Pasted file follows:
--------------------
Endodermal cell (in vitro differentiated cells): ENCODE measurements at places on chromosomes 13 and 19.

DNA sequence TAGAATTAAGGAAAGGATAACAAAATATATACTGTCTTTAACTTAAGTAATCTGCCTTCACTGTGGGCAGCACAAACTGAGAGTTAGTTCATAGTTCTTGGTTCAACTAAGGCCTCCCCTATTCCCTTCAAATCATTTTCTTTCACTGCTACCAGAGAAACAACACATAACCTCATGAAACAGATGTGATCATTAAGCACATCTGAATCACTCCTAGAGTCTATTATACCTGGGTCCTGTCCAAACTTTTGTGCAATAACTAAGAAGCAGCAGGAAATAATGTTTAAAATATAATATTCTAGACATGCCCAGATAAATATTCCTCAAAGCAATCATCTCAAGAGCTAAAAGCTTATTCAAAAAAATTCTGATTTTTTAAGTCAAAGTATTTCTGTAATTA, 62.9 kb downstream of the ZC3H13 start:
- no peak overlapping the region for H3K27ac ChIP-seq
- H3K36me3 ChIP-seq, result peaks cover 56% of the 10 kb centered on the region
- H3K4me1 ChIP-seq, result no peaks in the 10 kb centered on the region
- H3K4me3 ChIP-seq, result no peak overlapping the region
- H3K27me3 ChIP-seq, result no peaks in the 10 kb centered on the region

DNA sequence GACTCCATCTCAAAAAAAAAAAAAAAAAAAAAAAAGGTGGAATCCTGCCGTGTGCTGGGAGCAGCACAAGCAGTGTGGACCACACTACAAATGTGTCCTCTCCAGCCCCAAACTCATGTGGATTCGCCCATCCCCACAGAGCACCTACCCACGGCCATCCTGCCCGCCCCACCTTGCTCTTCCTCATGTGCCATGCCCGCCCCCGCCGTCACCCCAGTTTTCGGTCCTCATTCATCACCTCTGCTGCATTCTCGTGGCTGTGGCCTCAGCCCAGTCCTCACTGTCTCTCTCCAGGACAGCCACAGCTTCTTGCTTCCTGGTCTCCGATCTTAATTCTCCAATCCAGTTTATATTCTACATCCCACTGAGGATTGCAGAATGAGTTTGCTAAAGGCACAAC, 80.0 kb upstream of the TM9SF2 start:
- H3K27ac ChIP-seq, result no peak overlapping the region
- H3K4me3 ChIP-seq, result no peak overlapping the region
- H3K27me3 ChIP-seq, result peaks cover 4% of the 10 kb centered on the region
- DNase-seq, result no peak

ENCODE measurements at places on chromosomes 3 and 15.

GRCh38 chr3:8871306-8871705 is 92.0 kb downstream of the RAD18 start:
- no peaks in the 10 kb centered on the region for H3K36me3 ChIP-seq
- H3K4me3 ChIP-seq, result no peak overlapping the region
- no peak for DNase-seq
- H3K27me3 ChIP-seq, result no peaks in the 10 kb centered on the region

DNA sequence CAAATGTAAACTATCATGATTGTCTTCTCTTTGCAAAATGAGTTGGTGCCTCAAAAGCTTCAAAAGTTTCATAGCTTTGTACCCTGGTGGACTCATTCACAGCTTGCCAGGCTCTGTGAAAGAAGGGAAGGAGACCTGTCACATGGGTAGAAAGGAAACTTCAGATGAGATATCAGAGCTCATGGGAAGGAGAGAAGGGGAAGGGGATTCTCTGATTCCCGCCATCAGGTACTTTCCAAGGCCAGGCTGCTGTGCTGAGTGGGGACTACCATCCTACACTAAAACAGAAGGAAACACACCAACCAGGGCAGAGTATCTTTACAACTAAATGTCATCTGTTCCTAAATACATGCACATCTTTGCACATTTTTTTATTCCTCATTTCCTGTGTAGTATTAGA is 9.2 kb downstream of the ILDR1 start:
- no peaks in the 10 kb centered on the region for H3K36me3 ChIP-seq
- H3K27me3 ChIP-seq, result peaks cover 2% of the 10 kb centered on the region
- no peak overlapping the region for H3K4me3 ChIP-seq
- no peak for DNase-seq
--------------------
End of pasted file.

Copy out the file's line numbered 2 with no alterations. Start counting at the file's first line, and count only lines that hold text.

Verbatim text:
DNA sequence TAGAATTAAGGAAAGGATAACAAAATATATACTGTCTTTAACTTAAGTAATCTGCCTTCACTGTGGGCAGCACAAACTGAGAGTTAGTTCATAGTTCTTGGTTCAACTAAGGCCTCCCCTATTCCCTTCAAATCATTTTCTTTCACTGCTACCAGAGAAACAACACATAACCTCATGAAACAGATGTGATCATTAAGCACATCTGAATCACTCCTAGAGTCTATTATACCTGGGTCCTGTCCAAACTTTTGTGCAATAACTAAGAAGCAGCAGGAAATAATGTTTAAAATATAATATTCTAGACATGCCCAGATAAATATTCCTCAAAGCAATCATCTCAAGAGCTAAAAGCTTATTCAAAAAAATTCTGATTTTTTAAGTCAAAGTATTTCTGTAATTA, 62.9 kb downstream of the ZC3H13 start: